The Barcelona Civitavecchia ferry route connects Spain with Italy. Currently there is just the 1 ferry company operating this ferry service, Grimaldi Lines. The crossing operates up to 6 times each week with sailing durations from around 20 hours.
Barcelona Civitavecchia sailing durations and frequency may vary from season to season so we’d advise doing a live check to get the most up to date information.
Prices shown represent the average one way price paid by our customers. The most common booking on the Barcelona Civitavecchia route is a car and 2 passengers.
The Spanish city of Barcelona is located in the autonomous region of Catalonia and is Spain's second largest city after Madrid. Barcelona is one of the most visited cities in the world and lies on the coast between the mouths of the River Llobregat and River Besos. It is also bordered to the west by the Serra de Collserola mountain range. There are many things to do and see in Barcelona including the Barri Gotic (the Gothic Quarter) where many medieval buildings can be found. The city's best known landmark is the still unfinished church of the Sagrada Familia which has been under construction since 1882. In addition to its buoyant tourist industry, the city is also a popular destination for many trade fairs and exhibitions and is also a major centre for sport, fashion, science and the arts.
Barcelona's port has three terminals and is a popular departure port for ferries to Mallorca, Genoa, Ibiza and Morocco (Tangier Med). The port also accommodates many cruise ships sailing the Mediterranean Sea. The port's piers used by ferries are located quite close to the city centre.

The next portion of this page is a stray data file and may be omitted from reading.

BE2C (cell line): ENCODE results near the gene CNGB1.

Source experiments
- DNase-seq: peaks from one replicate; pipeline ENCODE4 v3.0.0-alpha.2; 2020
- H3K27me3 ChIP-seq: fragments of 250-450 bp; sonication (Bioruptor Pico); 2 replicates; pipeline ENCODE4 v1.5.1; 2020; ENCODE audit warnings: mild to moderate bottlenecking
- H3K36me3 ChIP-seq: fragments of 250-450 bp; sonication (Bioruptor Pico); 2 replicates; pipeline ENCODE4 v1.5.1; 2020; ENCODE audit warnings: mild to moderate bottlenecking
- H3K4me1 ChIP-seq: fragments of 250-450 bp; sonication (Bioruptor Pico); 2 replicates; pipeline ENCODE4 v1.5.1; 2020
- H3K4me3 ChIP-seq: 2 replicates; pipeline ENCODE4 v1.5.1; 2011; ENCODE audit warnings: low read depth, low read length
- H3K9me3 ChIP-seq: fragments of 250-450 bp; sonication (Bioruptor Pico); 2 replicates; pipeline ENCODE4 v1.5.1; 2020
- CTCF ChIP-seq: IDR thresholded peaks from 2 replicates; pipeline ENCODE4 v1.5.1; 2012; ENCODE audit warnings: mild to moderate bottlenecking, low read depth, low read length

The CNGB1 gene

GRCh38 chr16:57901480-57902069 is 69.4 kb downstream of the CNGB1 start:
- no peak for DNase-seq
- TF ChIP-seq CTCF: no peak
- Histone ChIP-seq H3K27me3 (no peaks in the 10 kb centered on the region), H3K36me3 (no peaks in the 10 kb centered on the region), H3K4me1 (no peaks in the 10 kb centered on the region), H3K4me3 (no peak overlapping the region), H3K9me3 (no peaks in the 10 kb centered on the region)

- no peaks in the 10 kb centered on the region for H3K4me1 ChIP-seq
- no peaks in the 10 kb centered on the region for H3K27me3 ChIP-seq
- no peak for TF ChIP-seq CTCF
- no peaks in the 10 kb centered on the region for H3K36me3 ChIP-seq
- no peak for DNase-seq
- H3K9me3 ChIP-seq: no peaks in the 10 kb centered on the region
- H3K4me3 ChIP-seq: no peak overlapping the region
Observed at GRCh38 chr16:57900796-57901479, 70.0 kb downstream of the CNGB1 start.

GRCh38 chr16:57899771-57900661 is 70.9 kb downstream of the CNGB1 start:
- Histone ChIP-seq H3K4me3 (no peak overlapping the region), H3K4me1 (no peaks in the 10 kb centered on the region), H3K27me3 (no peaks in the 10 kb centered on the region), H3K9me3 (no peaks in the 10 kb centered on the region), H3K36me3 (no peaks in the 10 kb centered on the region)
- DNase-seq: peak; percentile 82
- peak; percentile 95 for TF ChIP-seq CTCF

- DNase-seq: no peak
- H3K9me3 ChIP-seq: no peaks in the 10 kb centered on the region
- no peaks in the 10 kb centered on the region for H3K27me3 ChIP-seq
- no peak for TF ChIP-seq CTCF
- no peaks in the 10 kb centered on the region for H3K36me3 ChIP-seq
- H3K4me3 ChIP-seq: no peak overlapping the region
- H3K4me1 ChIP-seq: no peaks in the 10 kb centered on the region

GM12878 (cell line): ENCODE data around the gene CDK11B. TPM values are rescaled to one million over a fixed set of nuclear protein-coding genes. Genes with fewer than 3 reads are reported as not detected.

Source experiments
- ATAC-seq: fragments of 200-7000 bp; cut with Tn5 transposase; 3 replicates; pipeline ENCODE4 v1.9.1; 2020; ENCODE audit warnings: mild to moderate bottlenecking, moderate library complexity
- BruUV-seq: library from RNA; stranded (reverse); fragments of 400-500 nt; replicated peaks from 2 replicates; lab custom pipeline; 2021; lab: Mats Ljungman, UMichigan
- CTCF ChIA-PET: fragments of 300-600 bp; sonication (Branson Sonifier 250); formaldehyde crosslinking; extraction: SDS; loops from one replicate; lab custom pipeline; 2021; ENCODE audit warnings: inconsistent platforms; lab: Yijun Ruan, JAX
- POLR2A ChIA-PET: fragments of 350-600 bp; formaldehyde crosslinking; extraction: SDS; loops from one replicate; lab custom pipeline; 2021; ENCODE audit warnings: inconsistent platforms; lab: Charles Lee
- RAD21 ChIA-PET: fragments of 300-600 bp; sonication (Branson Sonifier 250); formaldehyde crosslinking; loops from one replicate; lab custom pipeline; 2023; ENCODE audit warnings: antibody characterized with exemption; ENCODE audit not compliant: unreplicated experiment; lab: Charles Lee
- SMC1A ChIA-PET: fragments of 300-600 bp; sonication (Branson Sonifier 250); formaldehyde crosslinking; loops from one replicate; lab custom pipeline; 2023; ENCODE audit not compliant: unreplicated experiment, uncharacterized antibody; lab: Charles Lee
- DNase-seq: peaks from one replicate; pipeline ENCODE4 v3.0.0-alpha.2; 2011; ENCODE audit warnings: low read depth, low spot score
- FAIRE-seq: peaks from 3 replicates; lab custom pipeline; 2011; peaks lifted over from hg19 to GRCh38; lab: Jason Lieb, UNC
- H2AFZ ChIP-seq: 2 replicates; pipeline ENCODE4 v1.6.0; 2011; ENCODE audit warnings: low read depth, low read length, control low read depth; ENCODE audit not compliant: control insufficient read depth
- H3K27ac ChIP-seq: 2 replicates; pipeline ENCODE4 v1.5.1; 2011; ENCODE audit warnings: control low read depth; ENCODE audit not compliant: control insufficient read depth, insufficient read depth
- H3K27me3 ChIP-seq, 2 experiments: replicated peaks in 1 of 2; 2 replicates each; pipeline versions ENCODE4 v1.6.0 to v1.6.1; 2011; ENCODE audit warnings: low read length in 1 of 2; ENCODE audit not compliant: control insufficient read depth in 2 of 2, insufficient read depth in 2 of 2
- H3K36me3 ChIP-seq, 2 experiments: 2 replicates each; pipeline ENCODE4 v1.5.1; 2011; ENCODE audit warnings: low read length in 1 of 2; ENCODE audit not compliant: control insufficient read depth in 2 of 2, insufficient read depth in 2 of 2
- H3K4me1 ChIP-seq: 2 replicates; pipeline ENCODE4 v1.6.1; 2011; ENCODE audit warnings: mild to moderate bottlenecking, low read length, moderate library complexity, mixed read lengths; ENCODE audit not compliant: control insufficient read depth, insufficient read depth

The Italian city of Civitavecchia lies on the Tyrrhenian Sea coast in the Lazio region of the country. The city, which is home to just under 60,000 residents, is home to a cruise and ferry port and is located around 80 km to the north west of Rome. The city can trace its port's history back over one thousand years to 101-108 AD, when the Emperor Trajan ordered the port of Centumcellae to be built in order to accommodate deepwater shipping for the Roman capital. After this period, the fell under the rule of a number of different Counts and Popes.
In the city visitors will find examples of restored medieval and Baroque structures which includes the large Forte Michelangelo which is a fortress that was commissioned by pope Giulio II in the early 16th century and the 17th century defensive walls behind the port. The wall forms one side of the Lungoporto Gramsci which is an elevated pedestrian walkway. From here there are excellent views to be had of the cruise ships and ferry basins in the port.
Car and passenger ferries link Civitavecchia to Sardinia, Sicily, and other destinations within Italy and abroad.